Tenants exercising break clauses where vacant possession is required is a thorny issue, and one which has once again reached the courts. The Court of Appeal has delivered its ruling in the most recent case, Capitol Park Leeds v Global Radio Services.

The case concerned the lease of a three-storey commercial unit outside Leeds, constructed in 2000. The lease was assigned to Global Radio Services in 2014. The break clause in the lease provided that the tenant should “give vacant possession of the Premises to the Landlord on the relevant Tenant’s Break Date”. Nothing too revolutionary there.

In advance of the break date of 12 November 2017, Global had stripped the unit, including the removal of ceiling grids, ceiling tiles, floor finishes, pipework, radiators, lighting and smoke detection systems. The property was left in a terrible state of repair. As all of the stripped-out items had been part of the original build specification, they fell into the legal category of landlord’s fixtures or comprised part of the fabric of the building itself.

The definition of “The Premises” in the lease included “all fixtures and fittings at the Premises whenever fixed”. The landlord therefore argued that, by removing fixtures, the tenant had failed to give back “the Premises” as required under clause 10.1.4. The judge at the first hearing agreed with the landlord, which somewhat startled the legal community, however the Court of Appeal has now overturned that decision.

The appeal court held that the vacant possession condition to the break right was not concerned with the physical state of the unit, but with whether the landlord was recovering it free of “people, chattels and interests” in accordance with the earlier line of authorities on the subject. Nothing in the break clause required the tenant to have complied with its repairing covenants under the lease. While the yield up covenant in the lease did require the Premises to be yielded up “in a state of repair, condition and decoration which is consistent with the proper performance of the Tenant’s covenants”, the break clause made no mention of repair or condition. Further, the landlord was not left without a remedy for the state of repair and condition in which the premises were left, because it retained its right to claim damages for breach of covenant.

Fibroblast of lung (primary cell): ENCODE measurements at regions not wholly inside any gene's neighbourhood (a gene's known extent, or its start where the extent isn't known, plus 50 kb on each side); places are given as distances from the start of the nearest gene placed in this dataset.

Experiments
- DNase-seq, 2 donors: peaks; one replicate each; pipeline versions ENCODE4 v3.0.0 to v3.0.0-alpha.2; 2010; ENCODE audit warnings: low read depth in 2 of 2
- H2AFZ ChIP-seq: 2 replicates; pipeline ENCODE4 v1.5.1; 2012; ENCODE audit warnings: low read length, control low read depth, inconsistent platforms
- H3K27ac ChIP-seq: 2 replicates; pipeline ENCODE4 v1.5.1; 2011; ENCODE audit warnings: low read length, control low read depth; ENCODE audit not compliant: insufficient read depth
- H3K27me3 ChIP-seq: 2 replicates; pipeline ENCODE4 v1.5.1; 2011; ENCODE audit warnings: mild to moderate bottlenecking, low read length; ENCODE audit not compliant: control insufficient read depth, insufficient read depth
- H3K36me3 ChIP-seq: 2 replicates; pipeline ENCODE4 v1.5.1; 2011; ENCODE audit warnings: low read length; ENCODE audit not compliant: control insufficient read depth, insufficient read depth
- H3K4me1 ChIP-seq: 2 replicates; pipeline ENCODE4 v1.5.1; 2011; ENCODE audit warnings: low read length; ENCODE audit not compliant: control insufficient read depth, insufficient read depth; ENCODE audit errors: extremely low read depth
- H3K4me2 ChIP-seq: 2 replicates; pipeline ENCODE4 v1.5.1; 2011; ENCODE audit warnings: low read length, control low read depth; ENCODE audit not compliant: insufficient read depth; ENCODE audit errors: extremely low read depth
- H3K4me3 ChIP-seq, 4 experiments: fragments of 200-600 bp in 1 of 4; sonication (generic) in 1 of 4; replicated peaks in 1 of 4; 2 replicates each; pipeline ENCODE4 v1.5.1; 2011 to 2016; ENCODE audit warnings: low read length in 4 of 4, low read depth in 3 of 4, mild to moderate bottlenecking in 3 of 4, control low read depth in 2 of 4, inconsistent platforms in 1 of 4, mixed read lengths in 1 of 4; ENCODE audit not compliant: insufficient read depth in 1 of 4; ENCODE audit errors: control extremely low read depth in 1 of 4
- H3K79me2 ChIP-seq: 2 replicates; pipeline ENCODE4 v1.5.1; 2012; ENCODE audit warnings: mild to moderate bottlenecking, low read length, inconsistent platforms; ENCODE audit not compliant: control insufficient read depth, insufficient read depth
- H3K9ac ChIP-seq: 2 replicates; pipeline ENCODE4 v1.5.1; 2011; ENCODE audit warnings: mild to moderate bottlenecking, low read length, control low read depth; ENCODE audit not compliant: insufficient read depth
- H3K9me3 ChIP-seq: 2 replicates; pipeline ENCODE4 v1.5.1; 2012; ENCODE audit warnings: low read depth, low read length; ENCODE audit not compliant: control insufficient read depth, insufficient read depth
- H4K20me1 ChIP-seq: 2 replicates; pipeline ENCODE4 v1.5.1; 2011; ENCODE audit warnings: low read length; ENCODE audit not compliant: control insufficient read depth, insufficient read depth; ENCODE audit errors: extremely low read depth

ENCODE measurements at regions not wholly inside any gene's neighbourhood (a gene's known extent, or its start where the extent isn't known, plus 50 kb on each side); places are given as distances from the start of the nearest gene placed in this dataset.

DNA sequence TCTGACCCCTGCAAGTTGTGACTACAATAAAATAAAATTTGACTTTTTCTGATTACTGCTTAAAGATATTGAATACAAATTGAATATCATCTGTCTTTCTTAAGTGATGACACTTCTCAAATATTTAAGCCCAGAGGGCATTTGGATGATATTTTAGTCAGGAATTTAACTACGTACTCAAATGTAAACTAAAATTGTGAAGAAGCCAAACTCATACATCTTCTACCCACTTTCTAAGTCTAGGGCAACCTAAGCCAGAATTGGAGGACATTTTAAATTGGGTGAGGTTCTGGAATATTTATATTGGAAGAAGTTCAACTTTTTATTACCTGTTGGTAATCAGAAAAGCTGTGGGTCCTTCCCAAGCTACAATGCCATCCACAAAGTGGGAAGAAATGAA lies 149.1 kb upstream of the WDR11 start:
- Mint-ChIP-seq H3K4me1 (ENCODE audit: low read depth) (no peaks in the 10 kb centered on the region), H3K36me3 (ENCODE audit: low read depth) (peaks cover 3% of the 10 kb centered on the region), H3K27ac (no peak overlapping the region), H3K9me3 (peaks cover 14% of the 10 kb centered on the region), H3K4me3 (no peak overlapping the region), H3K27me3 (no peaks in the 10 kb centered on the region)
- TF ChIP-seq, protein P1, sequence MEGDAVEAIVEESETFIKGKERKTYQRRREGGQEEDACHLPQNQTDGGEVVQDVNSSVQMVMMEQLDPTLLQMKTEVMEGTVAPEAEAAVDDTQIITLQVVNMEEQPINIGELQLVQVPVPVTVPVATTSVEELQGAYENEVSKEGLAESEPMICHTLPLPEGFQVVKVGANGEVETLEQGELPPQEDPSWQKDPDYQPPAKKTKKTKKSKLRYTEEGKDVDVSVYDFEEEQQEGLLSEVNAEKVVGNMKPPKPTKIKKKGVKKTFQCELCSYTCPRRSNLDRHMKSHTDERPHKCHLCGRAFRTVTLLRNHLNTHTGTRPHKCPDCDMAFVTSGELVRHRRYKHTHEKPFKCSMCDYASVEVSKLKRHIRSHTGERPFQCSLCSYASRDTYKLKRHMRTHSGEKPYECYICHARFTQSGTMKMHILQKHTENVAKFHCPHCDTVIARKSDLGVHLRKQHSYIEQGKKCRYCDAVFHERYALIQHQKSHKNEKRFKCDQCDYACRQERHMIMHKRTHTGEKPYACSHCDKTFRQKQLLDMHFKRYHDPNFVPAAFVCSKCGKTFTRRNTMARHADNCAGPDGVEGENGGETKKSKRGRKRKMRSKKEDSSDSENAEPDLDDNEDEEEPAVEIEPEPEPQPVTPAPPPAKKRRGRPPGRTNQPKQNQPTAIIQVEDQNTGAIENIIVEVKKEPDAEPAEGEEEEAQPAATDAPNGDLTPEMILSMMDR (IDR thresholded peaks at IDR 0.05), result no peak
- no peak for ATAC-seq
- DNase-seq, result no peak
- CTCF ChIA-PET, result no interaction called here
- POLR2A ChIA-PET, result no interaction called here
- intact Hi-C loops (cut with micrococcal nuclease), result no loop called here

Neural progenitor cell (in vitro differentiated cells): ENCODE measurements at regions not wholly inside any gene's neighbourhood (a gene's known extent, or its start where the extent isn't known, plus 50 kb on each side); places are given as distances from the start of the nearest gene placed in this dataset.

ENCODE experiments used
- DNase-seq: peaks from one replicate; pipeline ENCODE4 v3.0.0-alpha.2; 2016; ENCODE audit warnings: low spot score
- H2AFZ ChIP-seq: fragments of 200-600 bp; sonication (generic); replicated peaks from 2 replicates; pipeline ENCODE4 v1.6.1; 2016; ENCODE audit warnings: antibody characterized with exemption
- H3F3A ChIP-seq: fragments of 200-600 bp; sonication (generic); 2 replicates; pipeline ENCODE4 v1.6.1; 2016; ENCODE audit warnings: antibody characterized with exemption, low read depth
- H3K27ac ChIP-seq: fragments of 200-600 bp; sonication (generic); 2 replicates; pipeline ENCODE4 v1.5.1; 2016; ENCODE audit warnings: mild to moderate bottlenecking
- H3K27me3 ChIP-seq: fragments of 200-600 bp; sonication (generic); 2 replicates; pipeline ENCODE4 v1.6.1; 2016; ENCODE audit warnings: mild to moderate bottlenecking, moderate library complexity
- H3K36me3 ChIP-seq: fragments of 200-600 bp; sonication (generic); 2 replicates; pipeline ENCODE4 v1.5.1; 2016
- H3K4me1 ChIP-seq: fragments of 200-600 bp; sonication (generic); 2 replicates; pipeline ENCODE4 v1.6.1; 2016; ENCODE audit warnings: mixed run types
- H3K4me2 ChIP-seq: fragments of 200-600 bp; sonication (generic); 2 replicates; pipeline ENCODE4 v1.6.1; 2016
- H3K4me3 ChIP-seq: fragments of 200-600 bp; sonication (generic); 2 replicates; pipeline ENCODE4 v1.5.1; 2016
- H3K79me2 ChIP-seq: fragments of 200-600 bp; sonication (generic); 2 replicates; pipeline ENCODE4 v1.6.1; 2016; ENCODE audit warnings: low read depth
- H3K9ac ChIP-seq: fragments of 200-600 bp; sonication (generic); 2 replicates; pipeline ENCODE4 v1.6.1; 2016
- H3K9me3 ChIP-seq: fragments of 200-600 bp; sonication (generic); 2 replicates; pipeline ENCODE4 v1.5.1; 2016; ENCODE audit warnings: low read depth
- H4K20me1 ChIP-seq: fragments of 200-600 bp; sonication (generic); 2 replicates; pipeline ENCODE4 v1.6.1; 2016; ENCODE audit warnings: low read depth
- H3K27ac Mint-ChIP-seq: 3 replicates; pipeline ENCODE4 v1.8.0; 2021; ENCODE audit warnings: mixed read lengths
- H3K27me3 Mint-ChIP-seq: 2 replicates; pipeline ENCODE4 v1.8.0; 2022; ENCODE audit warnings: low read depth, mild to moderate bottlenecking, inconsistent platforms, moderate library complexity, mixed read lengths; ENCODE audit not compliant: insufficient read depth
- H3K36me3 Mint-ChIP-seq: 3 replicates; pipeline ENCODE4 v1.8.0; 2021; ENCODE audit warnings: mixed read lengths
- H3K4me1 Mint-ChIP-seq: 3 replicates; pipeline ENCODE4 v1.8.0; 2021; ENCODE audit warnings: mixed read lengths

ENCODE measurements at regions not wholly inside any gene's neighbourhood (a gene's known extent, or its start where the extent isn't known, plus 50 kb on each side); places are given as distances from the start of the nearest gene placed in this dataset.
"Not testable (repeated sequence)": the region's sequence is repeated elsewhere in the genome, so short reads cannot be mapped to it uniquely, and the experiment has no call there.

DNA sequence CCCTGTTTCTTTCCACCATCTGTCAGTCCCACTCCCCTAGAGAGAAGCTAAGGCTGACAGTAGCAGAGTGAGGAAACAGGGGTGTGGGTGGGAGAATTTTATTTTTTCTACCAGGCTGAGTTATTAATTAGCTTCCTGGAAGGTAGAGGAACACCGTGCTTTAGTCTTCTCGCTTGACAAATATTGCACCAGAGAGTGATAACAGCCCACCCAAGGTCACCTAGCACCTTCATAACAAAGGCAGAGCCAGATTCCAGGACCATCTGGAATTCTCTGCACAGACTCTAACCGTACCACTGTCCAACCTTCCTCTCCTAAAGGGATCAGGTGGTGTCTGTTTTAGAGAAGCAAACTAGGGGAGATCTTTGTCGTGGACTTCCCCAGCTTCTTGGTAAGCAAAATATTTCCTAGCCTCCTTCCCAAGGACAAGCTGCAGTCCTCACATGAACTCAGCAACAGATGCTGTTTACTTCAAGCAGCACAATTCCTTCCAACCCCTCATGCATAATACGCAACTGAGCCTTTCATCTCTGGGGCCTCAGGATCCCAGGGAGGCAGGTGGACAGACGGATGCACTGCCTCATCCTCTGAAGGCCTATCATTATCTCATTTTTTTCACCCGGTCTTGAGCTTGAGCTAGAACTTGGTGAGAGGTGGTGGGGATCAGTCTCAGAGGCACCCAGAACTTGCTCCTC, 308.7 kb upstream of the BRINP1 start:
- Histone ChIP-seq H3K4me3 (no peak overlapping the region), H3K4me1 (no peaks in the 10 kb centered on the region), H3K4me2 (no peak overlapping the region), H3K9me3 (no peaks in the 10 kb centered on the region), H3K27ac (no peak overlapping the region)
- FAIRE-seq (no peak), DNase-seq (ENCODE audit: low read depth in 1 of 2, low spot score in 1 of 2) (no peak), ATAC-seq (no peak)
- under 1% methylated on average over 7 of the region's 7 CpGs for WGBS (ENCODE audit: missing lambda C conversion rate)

Interestingly, for those concerned about reinstatement of alterations in this context (partitioning being the most common concern), the Court of Appeal stated “the Premises” means the premises as they are from time to time, and that they should be handed back as they are on the break date. This would therefore include alterations made during the term, meaning they would not be required to be removed. We must be mindful, however, that in the case of partitions there is always the argument that they are chattels, in which case removal is still the safest option. This is to ensure that there is no physical impediment which substantially prevents, or interferes with, the landlord’s enjoyment of the right of possession of a substantial part of the property.

Tenants exercising options to break where the only condition is to give vacant possession must simply return the premises as they are on the break date, regardless of the state of repair, free of the “trilogy of people, chattels and interests”. The landlord’s remedy is to pursue a claim in damages for any losses sustained as a result of any disrepair, but the break will not be frustrated. Every break right is different, so close attention must be paid to the drafting in each case. It is also crucial to examine all items in the property, to establish whether they are fixtures or chattels.